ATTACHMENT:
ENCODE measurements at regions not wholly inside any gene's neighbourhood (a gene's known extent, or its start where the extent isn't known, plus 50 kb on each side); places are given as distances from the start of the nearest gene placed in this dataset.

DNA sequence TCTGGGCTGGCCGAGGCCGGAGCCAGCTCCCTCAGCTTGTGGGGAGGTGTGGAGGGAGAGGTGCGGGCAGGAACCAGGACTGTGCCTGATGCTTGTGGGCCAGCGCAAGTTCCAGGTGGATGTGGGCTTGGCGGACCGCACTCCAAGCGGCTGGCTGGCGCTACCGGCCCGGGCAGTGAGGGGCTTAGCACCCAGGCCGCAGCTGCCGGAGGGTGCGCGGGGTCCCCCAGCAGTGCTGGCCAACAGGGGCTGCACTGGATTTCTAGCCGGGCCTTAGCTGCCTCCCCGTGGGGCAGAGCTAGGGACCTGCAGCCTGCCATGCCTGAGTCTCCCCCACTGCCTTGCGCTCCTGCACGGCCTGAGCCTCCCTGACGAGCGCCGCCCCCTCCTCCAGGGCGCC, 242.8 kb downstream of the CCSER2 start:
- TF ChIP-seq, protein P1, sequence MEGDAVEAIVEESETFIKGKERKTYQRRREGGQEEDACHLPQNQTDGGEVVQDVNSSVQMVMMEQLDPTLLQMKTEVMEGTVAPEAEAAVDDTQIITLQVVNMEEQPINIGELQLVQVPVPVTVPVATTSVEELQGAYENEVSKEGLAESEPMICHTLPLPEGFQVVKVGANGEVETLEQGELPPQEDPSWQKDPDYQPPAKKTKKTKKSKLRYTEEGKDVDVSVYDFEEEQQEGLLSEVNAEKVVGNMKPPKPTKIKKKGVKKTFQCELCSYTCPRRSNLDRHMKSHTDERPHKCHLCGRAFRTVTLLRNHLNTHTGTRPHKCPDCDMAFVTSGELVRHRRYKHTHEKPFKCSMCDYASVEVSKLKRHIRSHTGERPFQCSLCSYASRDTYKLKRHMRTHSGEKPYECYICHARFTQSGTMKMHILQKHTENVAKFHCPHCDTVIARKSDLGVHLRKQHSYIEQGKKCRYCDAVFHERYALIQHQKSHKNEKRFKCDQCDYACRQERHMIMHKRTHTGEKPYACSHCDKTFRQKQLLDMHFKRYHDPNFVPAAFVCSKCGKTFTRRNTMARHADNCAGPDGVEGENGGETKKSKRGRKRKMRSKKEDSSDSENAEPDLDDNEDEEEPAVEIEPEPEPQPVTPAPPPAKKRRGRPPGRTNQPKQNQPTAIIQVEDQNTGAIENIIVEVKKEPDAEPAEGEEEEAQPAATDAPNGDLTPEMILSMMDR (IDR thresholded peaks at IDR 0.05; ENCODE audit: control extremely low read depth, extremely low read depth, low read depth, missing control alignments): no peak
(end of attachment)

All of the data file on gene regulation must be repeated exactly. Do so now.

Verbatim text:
ENCODE measurements at regions not wholly inside any gene's neighbourhood (a gene's known extent, or its start where the extent isn't known, plus 50 kb on each side); places are given as distances from the start of the nearest gene placed in this dataset.

DNA sequence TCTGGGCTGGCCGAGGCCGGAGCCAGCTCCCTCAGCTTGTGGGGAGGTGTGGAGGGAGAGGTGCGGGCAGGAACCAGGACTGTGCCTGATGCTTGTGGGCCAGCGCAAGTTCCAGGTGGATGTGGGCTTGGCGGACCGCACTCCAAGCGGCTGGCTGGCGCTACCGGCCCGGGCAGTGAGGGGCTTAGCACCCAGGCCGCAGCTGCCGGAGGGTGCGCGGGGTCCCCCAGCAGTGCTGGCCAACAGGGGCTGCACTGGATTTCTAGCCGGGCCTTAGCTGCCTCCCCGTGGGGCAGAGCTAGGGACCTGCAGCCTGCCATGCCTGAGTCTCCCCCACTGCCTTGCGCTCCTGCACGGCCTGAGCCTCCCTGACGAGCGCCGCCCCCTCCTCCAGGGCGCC, 242.8 kb downstream of the CCSER2 start:
- TF ChIP-seq, protein P1, sequence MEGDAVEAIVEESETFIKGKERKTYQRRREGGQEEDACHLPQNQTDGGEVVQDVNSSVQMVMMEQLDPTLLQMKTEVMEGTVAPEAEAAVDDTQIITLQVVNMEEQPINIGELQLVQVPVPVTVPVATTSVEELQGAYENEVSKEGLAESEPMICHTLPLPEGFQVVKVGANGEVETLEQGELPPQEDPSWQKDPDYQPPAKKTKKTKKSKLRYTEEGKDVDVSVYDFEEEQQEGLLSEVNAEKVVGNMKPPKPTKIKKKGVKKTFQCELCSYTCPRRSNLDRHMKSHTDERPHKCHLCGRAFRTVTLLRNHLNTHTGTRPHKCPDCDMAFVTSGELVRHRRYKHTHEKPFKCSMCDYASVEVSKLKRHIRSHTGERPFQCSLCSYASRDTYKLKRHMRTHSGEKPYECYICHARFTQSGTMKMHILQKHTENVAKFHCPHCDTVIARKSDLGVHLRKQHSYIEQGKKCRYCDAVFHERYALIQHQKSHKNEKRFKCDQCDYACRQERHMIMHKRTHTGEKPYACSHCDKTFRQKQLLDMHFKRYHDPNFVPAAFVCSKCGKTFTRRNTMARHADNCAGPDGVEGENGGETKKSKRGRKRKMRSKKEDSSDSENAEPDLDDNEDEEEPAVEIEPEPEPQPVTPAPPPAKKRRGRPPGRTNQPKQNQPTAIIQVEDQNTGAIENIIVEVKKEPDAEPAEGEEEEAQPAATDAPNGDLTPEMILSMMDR (IDR thresholded peaks at IDR 0.05; ENCODE audit: control extremely low read depth, extremely low read depth, low read depth, missing control alignments): no peak